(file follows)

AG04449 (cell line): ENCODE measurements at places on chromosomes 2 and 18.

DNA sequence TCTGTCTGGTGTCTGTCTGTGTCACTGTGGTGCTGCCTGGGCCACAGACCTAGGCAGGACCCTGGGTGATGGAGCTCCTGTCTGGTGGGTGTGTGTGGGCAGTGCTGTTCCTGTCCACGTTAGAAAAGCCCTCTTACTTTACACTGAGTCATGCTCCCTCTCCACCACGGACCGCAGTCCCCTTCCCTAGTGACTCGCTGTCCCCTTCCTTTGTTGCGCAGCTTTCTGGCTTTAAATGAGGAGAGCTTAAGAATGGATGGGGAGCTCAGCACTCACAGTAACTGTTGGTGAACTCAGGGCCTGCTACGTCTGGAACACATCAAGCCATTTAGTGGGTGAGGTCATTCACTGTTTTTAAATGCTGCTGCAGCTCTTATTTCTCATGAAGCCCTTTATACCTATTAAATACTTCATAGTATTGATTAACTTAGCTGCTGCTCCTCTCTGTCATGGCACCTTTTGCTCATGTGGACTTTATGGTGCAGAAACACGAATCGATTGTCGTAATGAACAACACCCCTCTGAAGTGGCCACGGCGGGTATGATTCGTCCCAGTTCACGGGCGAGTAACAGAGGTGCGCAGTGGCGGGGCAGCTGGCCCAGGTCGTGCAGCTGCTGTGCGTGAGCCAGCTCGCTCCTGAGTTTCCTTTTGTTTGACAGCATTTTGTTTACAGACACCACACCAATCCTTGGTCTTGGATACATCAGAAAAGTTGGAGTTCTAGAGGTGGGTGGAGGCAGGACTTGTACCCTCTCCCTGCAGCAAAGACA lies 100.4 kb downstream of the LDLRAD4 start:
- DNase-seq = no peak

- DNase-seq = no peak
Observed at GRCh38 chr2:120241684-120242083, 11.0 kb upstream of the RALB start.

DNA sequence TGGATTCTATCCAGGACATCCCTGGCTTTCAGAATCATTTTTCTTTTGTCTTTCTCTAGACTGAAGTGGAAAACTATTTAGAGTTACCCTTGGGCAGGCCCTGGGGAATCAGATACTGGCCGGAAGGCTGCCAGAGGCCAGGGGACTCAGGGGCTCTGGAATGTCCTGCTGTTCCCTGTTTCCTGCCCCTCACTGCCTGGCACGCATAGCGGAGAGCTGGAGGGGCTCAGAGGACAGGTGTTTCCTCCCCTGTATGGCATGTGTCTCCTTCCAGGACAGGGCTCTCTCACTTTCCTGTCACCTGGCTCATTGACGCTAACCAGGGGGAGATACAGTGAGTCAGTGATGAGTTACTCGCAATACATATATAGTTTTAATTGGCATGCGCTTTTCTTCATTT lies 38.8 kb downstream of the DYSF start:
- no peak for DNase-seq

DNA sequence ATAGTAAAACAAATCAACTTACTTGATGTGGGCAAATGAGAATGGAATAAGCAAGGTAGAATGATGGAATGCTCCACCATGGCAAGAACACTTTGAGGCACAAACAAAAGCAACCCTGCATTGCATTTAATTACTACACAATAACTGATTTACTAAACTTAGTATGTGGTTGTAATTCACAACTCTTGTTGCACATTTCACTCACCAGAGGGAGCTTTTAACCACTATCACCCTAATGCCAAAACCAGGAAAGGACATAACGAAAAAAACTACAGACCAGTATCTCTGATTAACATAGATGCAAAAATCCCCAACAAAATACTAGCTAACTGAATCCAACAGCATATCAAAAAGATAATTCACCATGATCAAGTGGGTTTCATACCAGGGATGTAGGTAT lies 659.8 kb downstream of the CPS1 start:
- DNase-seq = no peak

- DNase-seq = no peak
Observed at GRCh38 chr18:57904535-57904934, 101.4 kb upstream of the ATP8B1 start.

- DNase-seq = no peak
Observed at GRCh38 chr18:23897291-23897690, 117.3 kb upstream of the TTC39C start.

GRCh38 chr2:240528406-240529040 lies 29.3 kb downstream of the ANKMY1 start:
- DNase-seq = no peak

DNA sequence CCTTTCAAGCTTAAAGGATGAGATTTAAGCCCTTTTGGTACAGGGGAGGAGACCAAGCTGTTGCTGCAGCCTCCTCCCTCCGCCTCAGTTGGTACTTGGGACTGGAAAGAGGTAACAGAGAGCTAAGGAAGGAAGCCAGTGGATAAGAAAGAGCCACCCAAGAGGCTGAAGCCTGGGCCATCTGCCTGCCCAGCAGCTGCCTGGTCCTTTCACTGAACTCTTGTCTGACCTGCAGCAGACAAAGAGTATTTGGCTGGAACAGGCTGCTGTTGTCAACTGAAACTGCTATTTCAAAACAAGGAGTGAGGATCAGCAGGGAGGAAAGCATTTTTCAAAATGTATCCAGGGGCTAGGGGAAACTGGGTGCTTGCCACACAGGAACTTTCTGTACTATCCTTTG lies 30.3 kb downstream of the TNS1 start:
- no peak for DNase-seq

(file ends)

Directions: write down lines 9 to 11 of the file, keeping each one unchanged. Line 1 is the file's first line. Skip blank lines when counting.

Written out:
- DNase-seq = no peak

- DNase-seq = no peak
Observed at GRCh38 chr18:57904535-57904934, 101.4 kb upstream of the ATP8B1 start.